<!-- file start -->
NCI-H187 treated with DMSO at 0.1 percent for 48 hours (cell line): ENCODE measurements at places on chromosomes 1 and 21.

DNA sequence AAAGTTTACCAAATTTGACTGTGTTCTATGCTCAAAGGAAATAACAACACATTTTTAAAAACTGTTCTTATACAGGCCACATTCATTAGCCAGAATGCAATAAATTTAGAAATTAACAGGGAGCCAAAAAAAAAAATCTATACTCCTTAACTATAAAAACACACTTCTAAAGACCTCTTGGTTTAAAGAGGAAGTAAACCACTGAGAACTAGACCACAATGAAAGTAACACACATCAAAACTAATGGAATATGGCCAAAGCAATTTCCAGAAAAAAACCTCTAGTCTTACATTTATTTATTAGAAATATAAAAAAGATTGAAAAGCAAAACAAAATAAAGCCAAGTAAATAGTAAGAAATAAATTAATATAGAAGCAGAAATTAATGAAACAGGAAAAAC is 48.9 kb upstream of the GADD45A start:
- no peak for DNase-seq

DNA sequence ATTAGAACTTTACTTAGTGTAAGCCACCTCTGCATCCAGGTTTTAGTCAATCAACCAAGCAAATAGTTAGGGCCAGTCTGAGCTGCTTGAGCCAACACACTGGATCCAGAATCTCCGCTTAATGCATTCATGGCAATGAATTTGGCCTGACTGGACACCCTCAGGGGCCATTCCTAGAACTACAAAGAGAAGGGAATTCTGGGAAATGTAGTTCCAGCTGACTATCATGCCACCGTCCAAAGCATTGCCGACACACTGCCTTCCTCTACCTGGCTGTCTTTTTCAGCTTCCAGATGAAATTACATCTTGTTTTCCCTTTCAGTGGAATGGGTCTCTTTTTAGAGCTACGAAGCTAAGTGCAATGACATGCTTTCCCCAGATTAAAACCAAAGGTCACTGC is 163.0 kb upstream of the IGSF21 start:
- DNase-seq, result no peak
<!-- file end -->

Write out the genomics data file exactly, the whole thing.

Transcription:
NCI-H187 treated with DMSO at 0.1 percent for 48 hours (cell line): ENCODE measurements at places on chromosomes 1 and 21.

DNA sequence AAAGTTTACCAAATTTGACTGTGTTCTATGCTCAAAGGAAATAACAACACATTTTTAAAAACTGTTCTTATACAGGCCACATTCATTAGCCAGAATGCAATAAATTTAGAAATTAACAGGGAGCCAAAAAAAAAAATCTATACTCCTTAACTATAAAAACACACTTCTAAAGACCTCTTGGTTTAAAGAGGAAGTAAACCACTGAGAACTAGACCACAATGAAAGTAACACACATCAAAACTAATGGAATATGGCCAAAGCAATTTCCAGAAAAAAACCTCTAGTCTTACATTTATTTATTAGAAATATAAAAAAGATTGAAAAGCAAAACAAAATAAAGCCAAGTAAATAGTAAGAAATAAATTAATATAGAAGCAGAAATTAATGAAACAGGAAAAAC is 48.9 kb upstream of the GADD45A start:
- no peak for DNase-seq

DNA sequence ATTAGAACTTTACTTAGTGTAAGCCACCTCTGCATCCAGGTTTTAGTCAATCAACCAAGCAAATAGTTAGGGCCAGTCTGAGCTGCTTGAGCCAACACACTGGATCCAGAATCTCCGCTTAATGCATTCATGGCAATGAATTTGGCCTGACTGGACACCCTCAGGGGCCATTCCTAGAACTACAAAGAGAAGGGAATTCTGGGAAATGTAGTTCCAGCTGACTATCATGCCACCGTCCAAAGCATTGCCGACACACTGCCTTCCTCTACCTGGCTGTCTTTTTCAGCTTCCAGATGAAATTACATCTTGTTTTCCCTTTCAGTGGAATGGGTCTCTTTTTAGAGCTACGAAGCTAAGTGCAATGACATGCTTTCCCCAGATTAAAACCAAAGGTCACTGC is 163.0 kb upstream of the IGSF21 start:
- DNase-seq, result no peak